While the 2013 NFL draft drew record ratings and went off without a hitch, one of the biggest storylines radiating from Radio City Music Hall was that something was missing—the two best prospects in all of college football.
And it wasn’t because they decided to skip out on the festivities, either. They were true sophomores, players only two years out of high school, and thus ineligible to make the pilgrimage under the NFL’s collective bargaining agreement.
Nearly every sports fan—no matter how laissez-faire they are in their fandom—knows of the first player, South Carolina defensive end Jadeveon Clowney. He’s arguably the most famous defensive end in the world, a human highlight film that makes you want watch All-22 film until your eyes bleed.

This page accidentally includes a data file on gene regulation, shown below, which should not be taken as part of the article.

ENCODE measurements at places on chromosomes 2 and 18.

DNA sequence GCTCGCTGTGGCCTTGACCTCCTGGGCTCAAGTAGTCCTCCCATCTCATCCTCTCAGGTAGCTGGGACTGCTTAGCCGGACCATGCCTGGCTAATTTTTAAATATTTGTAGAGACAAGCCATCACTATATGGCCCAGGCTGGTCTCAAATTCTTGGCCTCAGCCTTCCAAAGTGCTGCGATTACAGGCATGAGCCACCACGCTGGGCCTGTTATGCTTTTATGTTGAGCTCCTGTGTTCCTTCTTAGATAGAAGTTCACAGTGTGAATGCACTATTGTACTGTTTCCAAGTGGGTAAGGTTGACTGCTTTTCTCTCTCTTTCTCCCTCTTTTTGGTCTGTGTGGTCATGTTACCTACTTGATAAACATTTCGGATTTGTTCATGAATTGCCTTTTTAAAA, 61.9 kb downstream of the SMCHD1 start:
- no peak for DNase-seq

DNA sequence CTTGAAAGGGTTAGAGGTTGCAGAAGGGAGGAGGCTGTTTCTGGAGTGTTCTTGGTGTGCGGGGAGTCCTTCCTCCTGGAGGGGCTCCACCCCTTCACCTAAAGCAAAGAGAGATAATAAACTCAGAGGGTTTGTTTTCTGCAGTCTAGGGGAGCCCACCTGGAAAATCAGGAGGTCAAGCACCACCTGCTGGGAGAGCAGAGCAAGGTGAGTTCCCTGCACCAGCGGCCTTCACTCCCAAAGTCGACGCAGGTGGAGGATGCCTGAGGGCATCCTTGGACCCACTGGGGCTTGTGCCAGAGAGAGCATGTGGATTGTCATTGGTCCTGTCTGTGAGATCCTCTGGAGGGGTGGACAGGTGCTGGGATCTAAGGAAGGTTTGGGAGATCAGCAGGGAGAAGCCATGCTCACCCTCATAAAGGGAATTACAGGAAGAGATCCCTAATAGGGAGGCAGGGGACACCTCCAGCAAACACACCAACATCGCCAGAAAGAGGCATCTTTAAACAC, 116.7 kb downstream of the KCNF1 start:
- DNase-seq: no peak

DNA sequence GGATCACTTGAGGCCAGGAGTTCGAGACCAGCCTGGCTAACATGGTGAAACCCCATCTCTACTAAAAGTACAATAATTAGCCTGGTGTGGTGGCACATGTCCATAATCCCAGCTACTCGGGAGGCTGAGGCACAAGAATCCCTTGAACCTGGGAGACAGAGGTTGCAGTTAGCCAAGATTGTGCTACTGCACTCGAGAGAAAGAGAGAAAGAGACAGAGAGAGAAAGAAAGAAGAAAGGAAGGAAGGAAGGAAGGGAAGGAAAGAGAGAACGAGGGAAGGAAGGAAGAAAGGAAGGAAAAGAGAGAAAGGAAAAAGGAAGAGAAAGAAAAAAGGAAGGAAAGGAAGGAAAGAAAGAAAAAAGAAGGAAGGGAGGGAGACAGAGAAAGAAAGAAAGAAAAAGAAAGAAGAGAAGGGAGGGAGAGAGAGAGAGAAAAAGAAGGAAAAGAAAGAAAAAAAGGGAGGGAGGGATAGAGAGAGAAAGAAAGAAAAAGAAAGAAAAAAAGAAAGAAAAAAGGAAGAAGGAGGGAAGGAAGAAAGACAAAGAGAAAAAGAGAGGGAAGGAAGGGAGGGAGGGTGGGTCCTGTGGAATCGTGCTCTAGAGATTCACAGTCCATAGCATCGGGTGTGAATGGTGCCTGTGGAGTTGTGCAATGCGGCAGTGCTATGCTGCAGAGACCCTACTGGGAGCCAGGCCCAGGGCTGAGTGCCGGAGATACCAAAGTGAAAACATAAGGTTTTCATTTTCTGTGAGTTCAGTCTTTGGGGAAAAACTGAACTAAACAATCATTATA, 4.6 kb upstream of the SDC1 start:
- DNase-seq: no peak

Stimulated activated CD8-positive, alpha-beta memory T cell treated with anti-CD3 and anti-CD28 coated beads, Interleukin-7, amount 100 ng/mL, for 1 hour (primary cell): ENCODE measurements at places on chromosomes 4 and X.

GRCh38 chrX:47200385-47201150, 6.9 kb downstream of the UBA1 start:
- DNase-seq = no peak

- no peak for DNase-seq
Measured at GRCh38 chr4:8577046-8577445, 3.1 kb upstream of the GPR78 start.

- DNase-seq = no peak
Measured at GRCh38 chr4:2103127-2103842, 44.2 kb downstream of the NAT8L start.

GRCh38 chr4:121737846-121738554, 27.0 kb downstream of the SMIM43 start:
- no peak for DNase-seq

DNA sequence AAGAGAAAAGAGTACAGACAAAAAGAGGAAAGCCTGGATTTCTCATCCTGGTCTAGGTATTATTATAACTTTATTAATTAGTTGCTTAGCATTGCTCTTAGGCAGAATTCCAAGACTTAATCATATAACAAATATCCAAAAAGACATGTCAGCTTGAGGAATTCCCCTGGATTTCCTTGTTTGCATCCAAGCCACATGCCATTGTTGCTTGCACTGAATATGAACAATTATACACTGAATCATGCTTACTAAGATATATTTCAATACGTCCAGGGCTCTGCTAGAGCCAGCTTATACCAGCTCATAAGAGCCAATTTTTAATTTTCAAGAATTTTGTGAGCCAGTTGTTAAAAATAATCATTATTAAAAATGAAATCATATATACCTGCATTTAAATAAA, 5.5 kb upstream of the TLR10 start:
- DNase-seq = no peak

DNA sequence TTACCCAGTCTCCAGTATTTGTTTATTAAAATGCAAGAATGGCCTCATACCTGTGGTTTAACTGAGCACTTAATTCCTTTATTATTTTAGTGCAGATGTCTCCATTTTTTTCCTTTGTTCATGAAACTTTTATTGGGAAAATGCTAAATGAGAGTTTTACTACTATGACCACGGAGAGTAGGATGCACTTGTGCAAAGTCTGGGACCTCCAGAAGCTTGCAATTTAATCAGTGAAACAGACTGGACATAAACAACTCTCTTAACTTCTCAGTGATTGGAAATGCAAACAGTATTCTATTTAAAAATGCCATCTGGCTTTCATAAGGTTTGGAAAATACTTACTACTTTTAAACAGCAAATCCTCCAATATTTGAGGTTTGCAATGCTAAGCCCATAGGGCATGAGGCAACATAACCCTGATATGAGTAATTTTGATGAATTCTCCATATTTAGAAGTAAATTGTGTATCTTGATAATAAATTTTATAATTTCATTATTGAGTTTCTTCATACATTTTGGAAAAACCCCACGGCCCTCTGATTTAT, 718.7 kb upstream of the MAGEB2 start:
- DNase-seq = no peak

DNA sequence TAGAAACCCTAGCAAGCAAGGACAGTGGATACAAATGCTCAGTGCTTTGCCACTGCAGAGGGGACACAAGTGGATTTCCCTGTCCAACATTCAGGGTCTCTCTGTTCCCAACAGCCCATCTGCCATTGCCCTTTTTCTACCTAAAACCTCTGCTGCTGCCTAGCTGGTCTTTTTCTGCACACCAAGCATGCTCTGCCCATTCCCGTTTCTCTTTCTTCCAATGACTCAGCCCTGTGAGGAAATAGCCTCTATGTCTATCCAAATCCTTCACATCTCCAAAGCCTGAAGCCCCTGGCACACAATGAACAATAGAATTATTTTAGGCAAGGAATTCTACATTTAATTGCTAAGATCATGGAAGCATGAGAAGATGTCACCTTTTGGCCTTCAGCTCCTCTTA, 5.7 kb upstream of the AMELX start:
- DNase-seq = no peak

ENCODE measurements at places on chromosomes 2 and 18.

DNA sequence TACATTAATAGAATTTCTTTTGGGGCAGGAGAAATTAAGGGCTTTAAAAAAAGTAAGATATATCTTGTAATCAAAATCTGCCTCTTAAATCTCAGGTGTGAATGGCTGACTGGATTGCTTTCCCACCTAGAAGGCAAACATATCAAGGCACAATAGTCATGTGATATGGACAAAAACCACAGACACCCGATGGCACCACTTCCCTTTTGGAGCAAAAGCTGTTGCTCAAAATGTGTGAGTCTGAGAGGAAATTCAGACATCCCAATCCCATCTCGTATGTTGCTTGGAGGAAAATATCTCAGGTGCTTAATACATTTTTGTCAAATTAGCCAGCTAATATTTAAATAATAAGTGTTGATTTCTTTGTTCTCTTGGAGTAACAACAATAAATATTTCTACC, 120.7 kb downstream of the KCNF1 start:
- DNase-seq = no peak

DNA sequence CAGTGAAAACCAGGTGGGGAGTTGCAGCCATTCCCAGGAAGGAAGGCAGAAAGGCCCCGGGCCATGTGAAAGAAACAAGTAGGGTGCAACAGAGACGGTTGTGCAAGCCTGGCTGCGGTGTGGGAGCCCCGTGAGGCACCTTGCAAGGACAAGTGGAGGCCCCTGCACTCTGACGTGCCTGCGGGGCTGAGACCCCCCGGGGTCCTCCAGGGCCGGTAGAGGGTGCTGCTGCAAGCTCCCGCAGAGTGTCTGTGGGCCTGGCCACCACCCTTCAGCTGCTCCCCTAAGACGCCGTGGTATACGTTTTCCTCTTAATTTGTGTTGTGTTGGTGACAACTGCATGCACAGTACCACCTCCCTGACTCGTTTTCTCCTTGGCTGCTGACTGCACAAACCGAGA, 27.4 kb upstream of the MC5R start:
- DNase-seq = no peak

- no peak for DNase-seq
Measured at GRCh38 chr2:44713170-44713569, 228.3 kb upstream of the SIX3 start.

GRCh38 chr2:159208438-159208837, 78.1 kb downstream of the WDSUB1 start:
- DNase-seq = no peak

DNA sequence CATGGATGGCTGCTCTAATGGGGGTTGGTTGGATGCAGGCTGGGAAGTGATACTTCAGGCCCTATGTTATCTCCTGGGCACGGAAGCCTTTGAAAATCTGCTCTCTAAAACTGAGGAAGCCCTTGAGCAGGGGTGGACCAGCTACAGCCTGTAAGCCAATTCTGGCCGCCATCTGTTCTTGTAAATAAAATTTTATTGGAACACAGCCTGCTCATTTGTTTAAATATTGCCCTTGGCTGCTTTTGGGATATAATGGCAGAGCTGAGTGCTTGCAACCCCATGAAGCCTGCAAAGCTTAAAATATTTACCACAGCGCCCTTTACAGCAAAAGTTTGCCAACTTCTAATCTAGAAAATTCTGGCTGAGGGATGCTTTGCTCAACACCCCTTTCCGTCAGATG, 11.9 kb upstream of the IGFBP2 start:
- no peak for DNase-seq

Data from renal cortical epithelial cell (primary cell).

The other top prospect isn’t as well known in the mainstream yet. But the fervor around Louisville quarterback Teddy Bridgewater is starting to pick up, and it’s only going to spike even higher between now and next April.
The hype has already started. NFL.com’s Bucky Brooks named Bridgewater his top player to watch this fall—ahead of Clowney. While that may be jumping the gun a bit, the Louisville quarterback's rise to the top pick in 2014 already began with his sophomore campaign.
Last season was already a bit of a coming-out party for Bridgewater, who came to Louisville as arguably the most highly coveted recruit in school history. After his freshman season saw him understandably have some first-year blues—specifically in regard to interceptions—Bridgewater made the type of strides you expect from a future star.